On January 2, 1930 General Jan Smuts, then Premier of South Africa, told members of the Canadian Club of Vancouver that there will never be another war.
On January 27 the Communist Party had a demonstration in Vancouver.
The Carnegie Corporation of New York had donated funds for a bookmobile and library administration service in the Fraser Valley. On March 1 the Fraser Valley Public Library Demonstration began. The funds had run out and despite it being the Depression the citizens chose to pay an extra tax to continue the service. Therefore the first regional library in North America was born.
March 15, 1930 was the day that a group of people gathered at Green Timbers Urban Forest in Surrey to plant 120 baby trees as BC's first forest plantation - the beginning of forest reforestation here. A Province reporter, Victor Harbord-Harbord, planted a Douglas fir for the paper. Sixty years later two of the reporter's great-grandchildren played under the tree during an anniversary ceremony.
On April 4 American band leader Paul Whiteman arrived in Vancouver. He didn't stay long though because Canadian Immigration Authorities refused to allow his orchestra to play at two dances though they were permitted to play at a scheduled concert. Whiteman said it was all or nothing and departed for Seattle.
April 4 was also the day that the Vancouver Sun reported that there was no time to be lost in building the new theatre on South Granville. This $225,000 playhouse would have a seating capacity of 1,250 and be ultra modern. It would be equipped with the latest for talking pictures and a pipe organ. The theatre? The Stanley Theatre which I have written on before.
Also in April a ship called the Losmar tore away the south span of the Second Narrows Bridge and put the bridge out of commission.
Premier Simon Fraser Tolmie opened the Capilano Bridge on May 3. In 1914 a concrete bridge had been built across the Capilano River but it had partially collapsed in 1919 and had been 'cobbled up'. Yet it had lasted until the 1930 replacement.
An amusing tidbit happened on May 3. Someone sent a letter to the Province suggesting that bells be put on automobiles. This was to be a safety feature and the bells would sound continuously as the vehicle went downhill.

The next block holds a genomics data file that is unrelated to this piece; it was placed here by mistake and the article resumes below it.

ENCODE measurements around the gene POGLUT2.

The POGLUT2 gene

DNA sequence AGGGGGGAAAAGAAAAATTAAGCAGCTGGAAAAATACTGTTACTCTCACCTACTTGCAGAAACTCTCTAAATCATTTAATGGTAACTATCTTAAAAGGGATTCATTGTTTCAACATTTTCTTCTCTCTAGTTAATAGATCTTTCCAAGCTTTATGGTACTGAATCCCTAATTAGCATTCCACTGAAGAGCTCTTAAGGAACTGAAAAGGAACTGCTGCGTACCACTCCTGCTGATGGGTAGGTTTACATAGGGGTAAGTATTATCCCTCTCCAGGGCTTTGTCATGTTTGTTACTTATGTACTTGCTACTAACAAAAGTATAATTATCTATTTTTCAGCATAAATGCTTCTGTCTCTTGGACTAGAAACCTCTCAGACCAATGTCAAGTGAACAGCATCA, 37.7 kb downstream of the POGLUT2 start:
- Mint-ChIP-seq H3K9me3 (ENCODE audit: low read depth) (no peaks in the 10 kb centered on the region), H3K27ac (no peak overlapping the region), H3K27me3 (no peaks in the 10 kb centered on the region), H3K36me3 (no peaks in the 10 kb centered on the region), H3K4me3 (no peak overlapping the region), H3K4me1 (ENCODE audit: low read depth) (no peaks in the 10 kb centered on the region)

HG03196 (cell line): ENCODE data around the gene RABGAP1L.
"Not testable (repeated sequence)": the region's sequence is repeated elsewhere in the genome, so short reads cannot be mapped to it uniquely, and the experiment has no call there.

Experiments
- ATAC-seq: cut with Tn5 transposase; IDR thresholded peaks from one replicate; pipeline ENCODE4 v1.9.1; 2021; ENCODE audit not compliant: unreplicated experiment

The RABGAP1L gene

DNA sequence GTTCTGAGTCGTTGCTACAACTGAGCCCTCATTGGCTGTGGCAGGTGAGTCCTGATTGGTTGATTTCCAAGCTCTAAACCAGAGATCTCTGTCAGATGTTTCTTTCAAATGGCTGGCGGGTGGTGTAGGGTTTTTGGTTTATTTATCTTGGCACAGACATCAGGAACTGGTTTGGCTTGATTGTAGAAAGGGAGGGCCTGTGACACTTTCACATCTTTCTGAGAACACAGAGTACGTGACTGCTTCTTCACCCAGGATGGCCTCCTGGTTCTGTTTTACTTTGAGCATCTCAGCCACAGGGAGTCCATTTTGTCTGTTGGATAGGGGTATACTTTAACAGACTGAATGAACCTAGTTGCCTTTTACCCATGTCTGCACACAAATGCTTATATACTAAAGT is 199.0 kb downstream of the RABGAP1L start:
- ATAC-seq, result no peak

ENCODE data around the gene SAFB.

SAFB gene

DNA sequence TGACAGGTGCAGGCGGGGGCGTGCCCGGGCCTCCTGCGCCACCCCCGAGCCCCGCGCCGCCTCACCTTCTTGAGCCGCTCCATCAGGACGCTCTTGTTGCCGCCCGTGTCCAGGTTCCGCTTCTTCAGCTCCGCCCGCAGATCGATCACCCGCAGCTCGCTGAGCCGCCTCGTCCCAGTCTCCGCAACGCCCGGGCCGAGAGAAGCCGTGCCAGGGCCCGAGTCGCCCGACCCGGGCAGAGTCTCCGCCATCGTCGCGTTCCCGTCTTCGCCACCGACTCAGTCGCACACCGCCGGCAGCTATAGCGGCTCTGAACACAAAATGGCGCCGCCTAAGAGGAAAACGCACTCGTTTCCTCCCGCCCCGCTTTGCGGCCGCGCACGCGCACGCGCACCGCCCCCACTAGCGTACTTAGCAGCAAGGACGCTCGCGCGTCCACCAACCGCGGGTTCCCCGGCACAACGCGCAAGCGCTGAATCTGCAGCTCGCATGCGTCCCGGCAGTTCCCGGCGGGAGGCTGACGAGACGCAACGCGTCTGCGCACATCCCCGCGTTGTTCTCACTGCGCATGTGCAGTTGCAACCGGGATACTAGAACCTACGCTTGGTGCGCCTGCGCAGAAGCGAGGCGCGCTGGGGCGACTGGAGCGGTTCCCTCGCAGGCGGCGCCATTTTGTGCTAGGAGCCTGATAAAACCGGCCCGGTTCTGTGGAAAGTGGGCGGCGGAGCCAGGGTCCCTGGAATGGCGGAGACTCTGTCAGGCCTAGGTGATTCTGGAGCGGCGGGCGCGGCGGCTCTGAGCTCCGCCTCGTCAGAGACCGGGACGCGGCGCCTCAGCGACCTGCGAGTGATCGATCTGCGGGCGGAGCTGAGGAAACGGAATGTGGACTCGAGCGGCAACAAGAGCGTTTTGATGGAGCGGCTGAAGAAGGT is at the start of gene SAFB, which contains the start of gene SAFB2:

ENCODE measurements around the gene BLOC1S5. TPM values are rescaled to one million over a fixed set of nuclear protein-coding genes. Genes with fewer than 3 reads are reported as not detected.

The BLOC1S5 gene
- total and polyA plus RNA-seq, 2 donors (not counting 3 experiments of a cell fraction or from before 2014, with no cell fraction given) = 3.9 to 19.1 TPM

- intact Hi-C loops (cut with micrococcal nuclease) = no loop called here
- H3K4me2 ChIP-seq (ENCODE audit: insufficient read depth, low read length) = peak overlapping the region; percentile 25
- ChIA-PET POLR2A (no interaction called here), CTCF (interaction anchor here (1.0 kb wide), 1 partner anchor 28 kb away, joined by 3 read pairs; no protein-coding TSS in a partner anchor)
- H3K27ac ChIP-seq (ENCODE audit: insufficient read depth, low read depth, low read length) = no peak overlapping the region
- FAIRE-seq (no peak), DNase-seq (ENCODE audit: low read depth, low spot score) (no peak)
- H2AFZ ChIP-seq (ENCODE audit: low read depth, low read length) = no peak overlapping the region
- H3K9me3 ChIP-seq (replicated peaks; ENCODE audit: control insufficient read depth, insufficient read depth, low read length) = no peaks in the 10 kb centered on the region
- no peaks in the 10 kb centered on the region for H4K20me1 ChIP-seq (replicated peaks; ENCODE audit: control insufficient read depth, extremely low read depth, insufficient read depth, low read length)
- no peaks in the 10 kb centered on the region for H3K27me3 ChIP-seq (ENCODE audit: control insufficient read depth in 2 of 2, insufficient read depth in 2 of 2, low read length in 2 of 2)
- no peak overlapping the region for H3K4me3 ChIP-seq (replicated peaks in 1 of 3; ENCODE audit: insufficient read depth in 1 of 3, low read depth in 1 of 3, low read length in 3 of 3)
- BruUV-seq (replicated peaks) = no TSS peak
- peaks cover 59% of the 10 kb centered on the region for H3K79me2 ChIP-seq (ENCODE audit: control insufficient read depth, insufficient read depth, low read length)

In May of 1930 Dominion Bridge opened a plant in Burnaby to manufacture steel for construction. Their customers included Vancouver's Marine Building, repairs for the Second Narrows Bridge repairs and the Alberta Wheat Pool.
On June 11 airplane and boat builder William Boeing launched his 125-foot, twin-screw diesel luxury yacht, Taconite, in Vancouver. In 1929 Boeing had opened a Canadian arm here and had purchased the Hoffar-Beeching Shipyard at 1927 West Georgia. The Taconite was named for a Montana mine that Boeing had an interest in (Boeing died aboard the ship in 1956) Today the Taconite is still in Vancouver and has been refurbished and lovingly maintained and is charted out by W. Gordon Levett.
July 12 a city market opened at the corner of Main and Pender Streets.
July 29 was the day that the Hastings Mill store - one of the few buildings to escape the fire of 1886 - was safely beached on the shores of Point Grey near Alma Road. It is still there today and is run as a museum by the Native Daughters of British Columbia. I have to get out there someday.
On August 21 it was reported that the average annual per capita income for BC residents was $4,339.
That was also the day, August 21, 1930, that Princess Margaret was born.
The next day the new Empress of Japan arrived in Vancouver. Not the person but Canada Pacific's finest trans-Pacific liner which would sail regularly to the Orient via Honolulu. In 1939 she was requisitioned as a troop ship and renamed the Empress of Scotland.
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